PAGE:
When the web was invented, everyone rejoiced – at last, the world at our fingertips! The trouble is, the world has lots of things to distract you with. Our computers and smartphones are endless sources of entertainment and communication. The pressure one feels to constantly engage can be overwhelming.
Perhaps an anti-distraction app could help. These are tools that aim to organise and restrict your digital environment in an effort to avoid you getting sucked into Wikipedia rabbit holes, or side-tracked by endless messages from friends.
For example, Freedom lets you block specific websites and apps. Hocus Focus shows you only recently-active applications on Macs. Mindful Anti Distraction encourages you to get off time-wasting sites with nagging nudges. One New Zealand start-up has even prototyped a pared-down smartphone that is designed from the ground up to be less colourful and distracting. It’s called BoringPhone.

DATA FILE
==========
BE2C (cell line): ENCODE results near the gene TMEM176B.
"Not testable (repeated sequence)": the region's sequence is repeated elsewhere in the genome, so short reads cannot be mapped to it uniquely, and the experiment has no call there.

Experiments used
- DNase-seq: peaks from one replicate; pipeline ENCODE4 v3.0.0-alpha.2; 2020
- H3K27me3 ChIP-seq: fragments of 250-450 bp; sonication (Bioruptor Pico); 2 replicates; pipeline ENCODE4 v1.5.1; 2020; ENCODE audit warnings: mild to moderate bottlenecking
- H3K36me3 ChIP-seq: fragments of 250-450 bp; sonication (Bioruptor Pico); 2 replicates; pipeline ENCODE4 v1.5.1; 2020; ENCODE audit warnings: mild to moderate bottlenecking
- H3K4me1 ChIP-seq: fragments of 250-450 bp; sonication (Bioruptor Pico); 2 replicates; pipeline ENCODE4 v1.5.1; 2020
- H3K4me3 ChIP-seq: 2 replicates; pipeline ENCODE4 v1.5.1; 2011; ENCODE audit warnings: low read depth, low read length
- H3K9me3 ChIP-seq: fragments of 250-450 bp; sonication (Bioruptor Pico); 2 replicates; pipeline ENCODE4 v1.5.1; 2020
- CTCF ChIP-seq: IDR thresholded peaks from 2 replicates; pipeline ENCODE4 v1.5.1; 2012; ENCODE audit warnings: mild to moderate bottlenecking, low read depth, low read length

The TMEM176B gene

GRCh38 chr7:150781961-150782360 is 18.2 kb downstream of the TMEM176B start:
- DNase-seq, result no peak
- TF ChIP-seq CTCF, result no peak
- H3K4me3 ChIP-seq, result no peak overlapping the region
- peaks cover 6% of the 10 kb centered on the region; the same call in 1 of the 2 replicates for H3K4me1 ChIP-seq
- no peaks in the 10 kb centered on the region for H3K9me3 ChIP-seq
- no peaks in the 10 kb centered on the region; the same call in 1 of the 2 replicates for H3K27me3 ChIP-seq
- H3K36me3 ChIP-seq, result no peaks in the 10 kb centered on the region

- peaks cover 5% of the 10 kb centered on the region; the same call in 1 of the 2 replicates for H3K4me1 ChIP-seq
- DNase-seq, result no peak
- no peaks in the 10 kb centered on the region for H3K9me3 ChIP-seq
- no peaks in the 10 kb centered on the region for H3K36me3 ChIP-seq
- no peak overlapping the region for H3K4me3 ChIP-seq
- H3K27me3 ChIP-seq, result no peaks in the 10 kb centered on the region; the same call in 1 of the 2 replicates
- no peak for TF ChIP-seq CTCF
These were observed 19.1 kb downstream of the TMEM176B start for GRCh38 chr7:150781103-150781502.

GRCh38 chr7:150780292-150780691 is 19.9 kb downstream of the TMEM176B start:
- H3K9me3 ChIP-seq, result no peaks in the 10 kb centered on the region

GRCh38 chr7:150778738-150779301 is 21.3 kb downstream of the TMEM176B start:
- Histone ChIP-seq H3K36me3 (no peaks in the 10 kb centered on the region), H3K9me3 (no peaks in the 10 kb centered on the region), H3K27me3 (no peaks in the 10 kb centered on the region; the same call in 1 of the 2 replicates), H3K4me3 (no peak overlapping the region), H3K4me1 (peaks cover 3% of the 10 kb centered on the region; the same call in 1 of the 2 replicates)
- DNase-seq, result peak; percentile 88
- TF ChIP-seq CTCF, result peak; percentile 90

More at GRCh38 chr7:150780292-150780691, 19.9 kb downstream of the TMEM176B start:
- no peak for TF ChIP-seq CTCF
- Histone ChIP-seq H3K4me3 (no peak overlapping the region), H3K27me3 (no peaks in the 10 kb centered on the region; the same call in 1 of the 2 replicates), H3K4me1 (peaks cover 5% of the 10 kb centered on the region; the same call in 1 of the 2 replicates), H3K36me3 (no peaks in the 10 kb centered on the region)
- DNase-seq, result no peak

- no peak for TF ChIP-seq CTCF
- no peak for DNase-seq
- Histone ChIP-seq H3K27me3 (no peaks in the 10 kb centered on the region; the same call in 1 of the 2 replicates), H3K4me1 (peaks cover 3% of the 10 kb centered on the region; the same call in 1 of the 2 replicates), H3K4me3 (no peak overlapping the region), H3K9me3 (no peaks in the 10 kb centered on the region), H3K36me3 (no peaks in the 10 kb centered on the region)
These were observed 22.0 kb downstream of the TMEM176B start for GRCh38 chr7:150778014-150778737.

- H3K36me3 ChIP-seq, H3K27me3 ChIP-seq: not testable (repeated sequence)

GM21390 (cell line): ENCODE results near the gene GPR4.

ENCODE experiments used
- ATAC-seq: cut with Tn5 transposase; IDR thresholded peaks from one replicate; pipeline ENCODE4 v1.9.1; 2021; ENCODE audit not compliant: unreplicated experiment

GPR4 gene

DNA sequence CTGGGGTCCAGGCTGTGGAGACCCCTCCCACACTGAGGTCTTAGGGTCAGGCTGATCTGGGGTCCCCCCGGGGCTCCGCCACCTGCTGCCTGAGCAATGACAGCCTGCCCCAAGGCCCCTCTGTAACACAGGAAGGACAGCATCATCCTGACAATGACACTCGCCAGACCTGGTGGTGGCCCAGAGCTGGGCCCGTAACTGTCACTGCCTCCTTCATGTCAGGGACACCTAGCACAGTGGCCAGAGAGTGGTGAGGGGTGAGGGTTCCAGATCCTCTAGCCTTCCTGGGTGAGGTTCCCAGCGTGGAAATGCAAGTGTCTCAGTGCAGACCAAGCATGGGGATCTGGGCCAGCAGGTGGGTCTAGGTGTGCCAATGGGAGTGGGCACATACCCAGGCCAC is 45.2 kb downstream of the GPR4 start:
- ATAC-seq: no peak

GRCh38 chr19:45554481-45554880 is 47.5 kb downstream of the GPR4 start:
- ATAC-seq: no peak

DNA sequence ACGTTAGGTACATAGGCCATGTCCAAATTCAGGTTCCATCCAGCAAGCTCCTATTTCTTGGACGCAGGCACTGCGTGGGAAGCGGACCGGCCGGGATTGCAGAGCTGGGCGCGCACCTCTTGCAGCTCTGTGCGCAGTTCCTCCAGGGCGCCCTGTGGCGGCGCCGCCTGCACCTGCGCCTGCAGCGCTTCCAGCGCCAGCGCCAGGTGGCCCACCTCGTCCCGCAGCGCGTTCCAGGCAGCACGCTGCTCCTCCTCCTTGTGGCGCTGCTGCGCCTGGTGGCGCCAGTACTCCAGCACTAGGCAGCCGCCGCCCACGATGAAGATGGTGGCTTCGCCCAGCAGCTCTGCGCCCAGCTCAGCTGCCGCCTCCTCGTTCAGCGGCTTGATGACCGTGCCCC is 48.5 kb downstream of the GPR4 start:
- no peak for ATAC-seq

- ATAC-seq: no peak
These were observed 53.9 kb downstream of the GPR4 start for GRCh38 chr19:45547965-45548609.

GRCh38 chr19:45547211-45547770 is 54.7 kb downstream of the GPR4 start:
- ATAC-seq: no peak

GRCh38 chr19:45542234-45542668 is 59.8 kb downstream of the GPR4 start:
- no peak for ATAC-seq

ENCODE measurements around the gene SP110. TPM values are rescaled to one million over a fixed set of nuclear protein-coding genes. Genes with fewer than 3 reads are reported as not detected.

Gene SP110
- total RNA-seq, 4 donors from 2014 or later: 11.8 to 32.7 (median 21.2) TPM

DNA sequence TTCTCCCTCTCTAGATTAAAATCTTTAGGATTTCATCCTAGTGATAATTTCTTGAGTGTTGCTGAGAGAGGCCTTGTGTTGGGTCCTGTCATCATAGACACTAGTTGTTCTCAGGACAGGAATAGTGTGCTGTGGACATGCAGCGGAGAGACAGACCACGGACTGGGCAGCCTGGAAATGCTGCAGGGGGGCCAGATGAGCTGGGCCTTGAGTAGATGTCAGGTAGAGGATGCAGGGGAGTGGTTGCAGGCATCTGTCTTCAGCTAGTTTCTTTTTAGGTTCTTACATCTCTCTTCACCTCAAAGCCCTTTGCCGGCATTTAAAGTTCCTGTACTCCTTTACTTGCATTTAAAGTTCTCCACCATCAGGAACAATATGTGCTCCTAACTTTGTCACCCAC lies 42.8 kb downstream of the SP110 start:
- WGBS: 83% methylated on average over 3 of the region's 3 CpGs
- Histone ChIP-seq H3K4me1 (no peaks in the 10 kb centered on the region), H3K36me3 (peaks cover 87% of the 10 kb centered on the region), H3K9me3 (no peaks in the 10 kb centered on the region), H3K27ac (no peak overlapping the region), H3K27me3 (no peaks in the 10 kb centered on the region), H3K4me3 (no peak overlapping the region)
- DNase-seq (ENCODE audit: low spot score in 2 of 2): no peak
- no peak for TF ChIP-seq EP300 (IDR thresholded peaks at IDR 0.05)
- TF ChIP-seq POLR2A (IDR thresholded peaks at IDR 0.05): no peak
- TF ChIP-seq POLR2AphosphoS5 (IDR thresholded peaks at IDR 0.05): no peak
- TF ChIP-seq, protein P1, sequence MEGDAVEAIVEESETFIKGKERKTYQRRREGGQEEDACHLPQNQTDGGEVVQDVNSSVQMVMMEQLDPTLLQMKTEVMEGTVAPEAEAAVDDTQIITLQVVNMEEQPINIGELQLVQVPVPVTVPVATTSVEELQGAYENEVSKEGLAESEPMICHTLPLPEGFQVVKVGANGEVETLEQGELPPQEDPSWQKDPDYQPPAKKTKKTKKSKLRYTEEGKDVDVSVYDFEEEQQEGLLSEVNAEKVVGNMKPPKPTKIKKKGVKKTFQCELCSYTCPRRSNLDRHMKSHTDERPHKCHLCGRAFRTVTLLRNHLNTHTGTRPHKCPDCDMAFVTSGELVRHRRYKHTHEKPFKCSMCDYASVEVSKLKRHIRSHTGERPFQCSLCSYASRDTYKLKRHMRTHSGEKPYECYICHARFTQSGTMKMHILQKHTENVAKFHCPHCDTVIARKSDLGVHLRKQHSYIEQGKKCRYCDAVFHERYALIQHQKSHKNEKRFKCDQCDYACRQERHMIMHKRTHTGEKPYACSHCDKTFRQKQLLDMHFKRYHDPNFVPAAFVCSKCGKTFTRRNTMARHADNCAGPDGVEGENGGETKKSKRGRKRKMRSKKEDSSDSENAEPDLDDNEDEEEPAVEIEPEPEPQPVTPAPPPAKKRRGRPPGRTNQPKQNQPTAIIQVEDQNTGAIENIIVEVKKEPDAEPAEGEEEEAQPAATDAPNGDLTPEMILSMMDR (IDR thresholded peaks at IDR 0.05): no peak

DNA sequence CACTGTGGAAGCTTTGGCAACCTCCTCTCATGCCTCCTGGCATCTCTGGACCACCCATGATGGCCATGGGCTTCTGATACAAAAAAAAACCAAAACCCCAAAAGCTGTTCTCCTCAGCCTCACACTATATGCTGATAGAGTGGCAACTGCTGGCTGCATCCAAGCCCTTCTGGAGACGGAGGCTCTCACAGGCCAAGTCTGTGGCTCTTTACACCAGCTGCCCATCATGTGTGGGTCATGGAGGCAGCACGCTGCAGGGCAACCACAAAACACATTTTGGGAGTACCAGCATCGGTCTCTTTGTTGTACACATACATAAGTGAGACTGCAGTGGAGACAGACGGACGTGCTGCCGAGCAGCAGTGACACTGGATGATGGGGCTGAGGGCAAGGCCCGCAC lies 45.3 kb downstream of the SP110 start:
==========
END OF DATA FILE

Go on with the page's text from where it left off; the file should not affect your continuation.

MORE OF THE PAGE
In their book The Distracted Mind: Ancient Brains in a High-Tech World, Adam Gazzaley and Larry D. Rosen recommend anti-distraction apps like those mentioned above. Notably, they don’t advocate trying to go completely cold turkey by banishing your phone or cutting off your broadband connection. Drastic solutions are not the answer, they say.
Instead, it’s better to try and recognise how prone you are to distraction at any one time – and work on being more focused: “Changing your behaviour may not be easy, but it is doable.”